State pension deferrals won’t boost payments if certain benefits are claimed – full list

Martin Lewis discusses state pension underpayments

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State pension payments require at least 10 years of National Insurance contributions to be claimed, with at least 35 years needed to receive the full amount of £179.60 per week. However, the payments can be increased beyond this amount if a person defers their claim.

State pensions will increase for every week of deferment, so long as a retiree deferes for at least nine weeks.

A state pension will increase by the equivalent of one percent for every nine weeks of deferment.

This works out at just under 5.8 percent for every 52 weeks.

The extra amounts will be paid with regular state pension payments when they’re eventually claimed.

However, extra state pension payments cannot be built up through deferment if the person involved gets:

  • Income Support
  • Pension Credit
  • Employment and Support Allowance (income-related)
  • Jobseeker’s Allowance (income-based)
  • Universal Credit
  • Carer’s Allowance
  • Incapacity Benefit
  • Severe Disablement Allowance
  • Widow’s Pension
  • Widowed Parent’s Allowance
  • Unemployability Supplement

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Additionally, state pensions cannot be built up if the person’s partner is getting income support, pension credit, Universal Credit, employment and support allowance or jobseeker’s allowance.

To claim a deferred state pension, a person will need to apply online if they’ve deferred for less than a year.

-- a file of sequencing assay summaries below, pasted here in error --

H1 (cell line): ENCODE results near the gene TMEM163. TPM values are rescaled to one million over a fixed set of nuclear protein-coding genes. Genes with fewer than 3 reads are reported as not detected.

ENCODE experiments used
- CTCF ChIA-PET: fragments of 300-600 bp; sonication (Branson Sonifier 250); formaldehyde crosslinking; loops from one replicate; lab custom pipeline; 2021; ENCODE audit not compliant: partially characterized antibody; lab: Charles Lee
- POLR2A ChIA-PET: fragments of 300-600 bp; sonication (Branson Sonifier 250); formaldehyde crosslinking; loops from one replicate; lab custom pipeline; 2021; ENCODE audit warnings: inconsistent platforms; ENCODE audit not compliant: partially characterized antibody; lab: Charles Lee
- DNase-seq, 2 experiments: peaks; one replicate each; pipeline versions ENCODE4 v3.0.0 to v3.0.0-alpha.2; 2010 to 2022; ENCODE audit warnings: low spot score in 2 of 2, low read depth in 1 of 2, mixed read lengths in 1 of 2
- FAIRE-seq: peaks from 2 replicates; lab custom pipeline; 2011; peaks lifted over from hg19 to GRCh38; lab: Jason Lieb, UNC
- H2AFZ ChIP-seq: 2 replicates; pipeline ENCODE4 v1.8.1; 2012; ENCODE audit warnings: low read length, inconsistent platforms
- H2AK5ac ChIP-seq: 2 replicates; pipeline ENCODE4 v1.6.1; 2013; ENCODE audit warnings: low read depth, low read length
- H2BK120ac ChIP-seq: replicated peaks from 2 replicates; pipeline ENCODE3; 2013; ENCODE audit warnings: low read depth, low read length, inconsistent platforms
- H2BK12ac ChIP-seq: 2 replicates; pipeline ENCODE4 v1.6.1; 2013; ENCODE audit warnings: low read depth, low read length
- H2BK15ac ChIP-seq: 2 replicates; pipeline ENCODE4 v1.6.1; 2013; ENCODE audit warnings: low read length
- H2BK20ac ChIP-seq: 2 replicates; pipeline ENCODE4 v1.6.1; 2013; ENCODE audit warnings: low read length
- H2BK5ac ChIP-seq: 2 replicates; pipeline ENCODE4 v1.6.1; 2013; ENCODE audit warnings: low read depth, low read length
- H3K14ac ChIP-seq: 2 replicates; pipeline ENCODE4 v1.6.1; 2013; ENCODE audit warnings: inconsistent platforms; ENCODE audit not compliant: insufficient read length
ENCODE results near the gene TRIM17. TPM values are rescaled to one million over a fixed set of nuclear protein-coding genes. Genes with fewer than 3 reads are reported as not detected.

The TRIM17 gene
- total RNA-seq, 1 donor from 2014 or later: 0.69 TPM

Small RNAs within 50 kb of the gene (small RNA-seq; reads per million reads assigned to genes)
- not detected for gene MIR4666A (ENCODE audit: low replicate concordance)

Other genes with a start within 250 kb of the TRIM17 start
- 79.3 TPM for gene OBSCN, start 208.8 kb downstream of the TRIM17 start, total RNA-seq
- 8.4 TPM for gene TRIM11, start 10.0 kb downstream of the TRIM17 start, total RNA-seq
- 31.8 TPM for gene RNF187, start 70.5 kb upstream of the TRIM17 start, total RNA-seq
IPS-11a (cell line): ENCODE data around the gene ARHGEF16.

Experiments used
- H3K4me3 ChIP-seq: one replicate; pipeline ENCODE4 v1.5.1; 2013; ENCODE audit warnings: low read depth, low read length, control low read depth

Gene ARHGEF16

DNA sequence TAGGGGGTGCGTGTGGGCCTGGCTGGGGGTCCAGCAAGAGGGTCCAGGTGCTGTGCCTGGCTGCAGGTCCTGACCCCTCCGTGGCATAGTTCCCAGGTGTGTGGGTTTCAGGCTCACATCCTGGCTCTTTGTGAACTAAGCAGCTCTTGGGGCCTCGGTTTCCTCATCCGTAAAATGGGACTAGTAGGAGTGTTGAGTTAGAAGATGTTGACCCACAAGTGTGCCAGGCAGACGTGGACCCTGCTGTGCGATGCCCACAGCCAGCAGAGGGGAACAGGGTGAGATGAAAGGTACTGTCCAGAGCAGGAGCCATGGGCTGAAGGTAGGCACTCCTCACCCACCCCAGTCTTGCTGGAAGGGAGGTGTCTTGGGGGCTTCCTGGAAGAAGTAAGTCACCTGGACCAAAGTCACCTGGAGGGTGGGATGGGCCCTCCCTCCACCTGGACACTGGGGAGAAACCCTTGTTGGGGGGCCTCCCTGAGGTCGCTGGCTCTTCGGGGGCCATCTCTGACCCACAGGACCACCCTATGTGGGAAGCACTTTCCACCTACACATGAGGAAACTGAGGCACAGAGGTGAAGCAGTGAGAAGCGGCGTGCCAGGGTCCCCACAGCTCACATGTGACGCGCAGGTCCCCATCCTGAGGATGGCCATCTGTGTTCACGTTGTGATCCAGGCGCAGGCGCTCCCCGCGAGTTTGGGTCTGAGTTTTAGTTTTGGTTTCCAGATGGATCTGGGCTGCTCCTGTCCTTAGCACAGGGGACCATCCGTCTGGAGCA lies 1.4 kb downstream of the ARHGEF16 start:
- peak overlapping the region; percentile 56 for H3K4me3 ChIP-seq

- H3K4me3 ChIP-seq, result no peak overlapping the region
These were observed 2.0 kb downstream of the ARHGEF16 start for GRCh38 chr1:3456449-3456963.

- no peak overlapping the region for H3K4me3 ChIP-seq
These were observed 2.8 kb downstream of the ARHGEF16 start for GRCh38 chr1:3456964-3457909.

They’ll also be able to apply over the phone or by completing a specific claim form.

If a person has deferred for more than a year, they’ll need to call the Pension Service to claim.

State pensions are usually paid once every four weeks into an account of the claimants choosing.

They’ll be paid in arrears, covering the previous four weeks and not the coming four weeks.

The specific day a state pension will be paid will depend on a person’s National Insurance number.

The final two digits of a National Insurance number will determine this as detailed below:

  • 00 to 19 – Monday
  • 20 to 39 – Tuesday
  • 40 to 59 – Wednesday
  • 60 to 79 – Thursday
  • 80 to 99 – Friday

Ahead of reaching their state pension age, people will be able to get a payment forecast through the Government’s website.

The Government has a forecasting tool which will allow users to find out how much state pension they could get, when they can claim it and how to increase it if they can.

State pensions can only be claimed from a specific age, which is currently 66 for most people.

This retirement age will be rising to 67 between 2026 and 2028 and beyond this, it will reach 68 by 2046.

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